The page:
She died on January 20, 1993. She had cancer. The cancer spread into the lining of her small intestine. She had one foot of intestine removed in surgery and went through chemotherapy, but in a second surgery it was too late. There was nothing they could do. Her final wishes was to be flown by to her home in Tolochenaz. She wanted to 'leave' in the place she loved.
After several miscarriages Audrey gave a birth to her first child Sean in 1960. Since then her life became more centered around her family and home. Many people thought at that time that Audrey tried to diminish herself not to threaten her husband’s career. It was probably a hard work to do with her popularity. In spite of her efforts to make her marriage work, her marriage to Mel Ferrer ended in 1967. Two years later she married Dr. Andrea Dotti, the famous psychiatrist and a playboy from Rome. She had no interest in the title "Countess", to which she was entitled. She became just Signora Dotti, who did her own shopping and who answered her own phone. Luca Dotti, her second son, was born in 1970. Audrey’s second marriage lasted 13 years, but ended up in another divorce.
Audrey Hepburn's love for children made her decision to become the Special Ambassador for UNICEF an easy one. The announcement of Audrey's appointment as the Special Ambassador for UNICEF was made on March 8, 1988. Although UNICEF officials would have been content if Audrey had functioned merely as a figurehead.
Audrey Hepburn came of age when film stars wore sultry dresses, were heavily made up, and had a cigarette in every photo. By contrast, Audrey usually sported clothing that was practical for the average woman's lifestyle. Plus, every woman could afford her style, since Audrey had simple taste in clothing, hairstyles, makeup, and jewelry. Audrey’s distinctive style was marked by her gracefulness and compassionate spirit. Her distinctive grace was the result of years of training as a ballet dancer, and her inner grace developed from intelligence combined with empathy.
From her very first performance on film in 1948 as an airline stewardess to her last in 1989 as an angel, Audrey Hepburn withstood over forty years of artistic scrutiny. Today she remains the irrefutable personification of irresistible charm, grace, and dignity.
Hepburn's last starring role in a cinematic film was with Ben Gazzara in the 1981 comedy They All Laughed, directed by Peter Bogdanovich. Hepburn's last motion picture role, a cameo appearance, was as an angel in Steven Spielberg's Always, filmed in 1988. This film was only moderately successful.
Her first substantial role was Linda Farrell in "Monte Carlo Baby" in 1951. During that same year she also played the lead in the Broadway play "Gigi". Her next major film was "Roman Holiday" in 1953 in which she played the role of Princess Ann. Hepburn received an Academy Award for her role, a major achievement so early in her film career. Six weeks after being awarded the Academy Award for Best Actress she won the Tony Award for her performance in the Broadway play "Ondine". In 1954 she received another Best Actress Academy nomination for her performance in "Sabrina". In 1956 Audrey played Natasha Rostow in "War and Peace", followed in 1957 by a superb performance in the classic film "Funny Face". In 1959 Hepburn received another Academy nomination for her role in "Nun's Story". She probably reached the pinnacle of her career in 1961 for her role in "Breakfast at Tiffany's", including still another Academy nomination. One of Hepburn's most radiant roles was in "My Fair Lady" in 1964 with her co-star Rex Harrison.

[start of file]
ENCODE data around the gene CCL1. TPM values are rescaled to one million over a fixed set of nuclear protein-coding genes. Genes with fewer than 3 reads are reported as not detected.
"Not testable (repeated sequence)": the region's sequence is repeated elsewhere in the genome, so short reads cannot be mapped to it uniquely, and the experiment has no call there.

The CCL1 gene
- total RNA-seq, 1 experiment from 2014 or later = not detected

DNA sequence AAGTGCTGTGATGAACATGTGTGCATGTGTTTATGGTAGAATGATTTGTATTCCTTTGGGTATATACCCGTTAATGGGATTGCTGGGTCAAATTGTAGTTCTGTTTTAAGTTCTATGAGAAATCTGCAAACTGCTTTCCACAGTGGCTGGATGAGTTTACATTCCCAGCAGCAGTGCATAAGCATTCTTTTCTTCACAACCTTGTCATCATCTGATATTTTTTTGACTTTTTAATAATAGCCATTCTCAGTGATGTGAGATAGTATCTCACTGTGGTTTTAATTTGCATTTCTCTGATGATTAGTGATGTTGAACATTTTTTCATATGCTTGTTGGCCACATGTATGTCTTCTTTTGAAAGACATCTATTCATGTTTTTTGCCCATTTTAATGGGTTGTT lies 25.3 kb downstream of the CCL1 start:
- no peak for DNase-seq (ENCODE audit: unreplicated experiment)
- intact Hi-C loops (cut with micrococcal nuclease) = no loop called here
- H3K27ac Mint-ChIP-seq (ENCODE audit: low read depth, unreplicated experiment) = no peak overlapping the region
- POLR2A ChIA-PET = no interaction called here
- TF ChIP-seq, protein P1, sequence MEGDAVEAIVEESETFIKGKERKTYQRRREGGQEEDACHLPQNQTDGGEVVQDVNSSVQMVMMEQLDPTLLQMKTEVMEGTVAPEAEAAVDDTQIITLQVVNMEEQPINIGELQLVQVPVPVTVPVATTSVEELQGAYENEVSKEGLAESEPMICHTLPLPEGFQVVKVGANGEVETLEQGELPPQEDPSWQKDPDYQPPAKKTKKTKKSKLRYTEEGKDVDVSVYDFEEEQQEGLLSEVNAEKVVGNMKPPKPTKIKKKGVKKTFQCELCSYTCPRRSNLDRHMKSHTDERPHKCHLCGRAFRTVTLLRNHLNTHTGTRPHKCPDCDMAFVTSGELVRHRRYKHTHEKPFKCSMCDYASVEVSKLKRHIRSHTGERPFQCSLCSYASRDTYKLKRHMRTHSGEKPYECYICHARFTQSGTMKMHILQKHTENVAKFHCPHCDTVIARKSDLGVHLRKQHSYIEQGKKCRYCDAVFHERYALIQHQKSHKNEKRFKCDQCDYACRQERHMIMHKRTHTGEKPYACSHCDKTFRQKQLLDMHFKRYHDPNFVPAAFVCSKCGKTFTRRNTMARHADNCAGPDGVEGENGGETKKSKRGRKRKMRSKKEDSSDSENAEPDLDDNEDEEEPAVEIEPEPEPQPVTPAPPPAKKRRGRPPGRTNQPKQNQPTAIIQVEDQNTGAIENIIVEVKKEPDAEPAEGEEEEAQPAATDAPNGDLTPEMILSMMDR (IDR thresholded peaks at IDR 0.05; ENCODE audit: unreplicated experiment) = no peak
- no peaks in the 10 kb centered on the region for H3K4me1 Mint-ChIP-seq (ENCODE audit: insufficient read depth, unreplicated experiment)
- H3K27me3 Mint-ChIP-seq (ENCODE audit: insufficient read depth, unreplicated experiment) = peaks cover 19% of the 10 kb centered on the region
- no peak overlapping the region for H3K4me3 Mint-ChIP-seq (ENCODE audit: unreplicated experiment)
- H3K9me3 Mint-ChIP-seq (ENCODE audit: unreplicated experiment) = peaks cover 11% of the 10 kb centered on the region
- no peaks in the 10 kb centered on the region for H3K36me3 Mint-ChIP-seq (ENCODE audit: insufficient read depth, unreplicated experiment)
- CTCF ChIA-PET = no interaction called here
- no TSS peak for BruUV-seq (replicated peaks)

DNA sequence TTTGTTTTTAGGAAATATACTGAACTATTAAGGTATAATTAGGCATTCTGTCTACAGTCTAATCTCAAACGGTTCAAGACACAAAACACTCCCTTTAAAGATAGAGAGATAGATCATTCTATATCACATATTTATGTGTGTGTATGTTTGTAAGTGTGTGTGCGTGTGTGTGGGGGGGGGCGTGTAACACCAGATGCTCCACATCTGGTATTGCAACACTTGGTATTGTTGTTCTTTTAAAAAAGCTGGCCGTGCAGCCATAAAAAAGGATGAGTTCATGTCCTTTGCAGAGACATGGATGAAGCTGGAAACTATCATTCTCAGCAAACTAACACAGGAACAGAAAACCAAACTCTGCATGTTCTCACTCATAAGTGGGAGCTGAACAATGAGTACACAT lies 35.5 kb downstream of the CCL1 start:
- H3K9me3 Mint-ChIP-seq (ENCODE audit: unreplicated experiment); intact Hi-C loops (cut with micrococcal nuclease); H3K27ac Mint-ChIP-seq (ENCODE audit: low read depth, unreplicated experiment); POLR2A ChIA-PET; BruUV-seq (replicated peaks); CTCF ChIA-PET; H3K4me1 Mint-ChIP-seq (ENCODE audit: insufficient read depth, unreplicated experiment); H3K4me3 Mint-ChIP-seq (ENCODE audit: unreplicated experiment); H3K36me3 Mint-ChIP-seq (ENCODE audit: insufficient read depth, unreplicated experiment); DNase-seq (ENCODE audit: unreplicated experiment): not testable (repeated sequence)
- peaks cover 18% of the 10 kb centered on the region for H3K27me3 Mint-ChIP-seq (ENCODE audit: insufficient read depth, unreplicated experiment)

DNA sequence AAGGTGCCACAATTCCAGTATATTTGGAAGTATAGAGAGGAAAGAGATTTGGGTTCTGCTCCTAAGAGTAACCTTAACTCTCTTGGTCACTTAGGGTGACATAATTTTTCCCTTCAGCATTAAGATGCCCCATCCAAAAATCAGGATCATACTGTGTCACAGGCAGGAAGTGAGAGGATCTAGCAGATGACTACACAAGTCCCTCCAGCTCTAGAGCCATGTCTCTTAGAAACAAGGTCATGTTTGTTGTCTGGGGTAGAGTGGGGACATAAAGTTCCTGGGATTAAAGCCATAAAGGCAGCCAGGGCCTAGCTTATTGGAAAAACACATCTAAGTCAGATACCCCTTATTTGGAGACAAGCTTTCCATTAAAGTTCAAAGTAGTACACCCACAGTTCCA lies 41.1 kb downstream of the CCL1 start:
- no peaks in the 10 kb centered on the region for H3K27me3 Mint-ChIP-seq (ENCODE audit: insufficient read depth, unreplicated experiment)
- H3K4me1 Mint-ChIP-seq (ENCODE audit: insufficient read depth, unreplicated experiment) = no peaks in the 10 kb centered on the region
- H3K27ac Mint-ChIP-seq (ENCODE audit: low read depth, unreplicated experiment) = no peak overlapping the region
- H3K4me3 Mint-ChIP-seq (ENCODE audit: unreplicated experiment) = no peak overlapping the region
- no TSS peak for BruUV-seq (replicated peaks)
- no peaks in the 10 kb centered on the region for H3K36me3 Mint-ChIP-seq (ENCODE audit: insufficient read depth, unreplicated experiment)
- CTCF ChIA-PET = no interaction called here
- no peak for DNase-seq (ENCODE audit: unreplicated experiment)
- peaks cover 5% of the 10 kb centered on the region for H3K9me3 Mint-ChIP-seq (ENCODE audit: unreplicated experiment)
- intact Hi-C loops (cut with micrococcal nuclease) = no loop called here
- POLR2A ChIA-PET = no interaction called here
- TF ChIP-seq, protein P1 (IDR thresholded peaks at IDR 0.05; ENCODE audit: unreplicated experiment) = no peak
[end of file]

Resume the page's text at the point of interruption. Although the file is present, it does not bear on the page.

Audrey Hepburn has become one of the most enduring screen icons of the twentieth century. She had magical screen presence, was a shrine to good taste and in her later years became a crusader for children's rights. In the early fifties Audrey began taking acting classes and began playing bit parts in British movies.
From 1935-58, Audrey went to boarding school in Kent; in 1939 her mother moved the family to Arnhem in the Netherlands, where she thought it would be safe from Nazi invasion. However, in 1940, the Netherlands was overrun and the country fell under Nazi occupation until liberation in 1945. During this time, Audrey went to school at the Arnhem conservatory where she studied and also learnt ballet. At one time she considered taking ballet as a serious career occupation. During the occupation, it was said she would often dance in various locations, helping to raise money for the underground movement.
Audrey Hepburn was born to an English father and Dutch mother in Belgium, May 4th, 1929. Her father’s job as an insurance agent meant the family often moved between England, Holland and Belgium. In 1935, her parents divorced; one reason for this was that her father was a Nazi sympathiser. The divorce was very traumatic for six year old Audrey; she would later say it was the most traumatic incident of her life. After the war, despite suffering under the Nazi occupation, Audrey later tracked down her father to Dublin and supported him financially.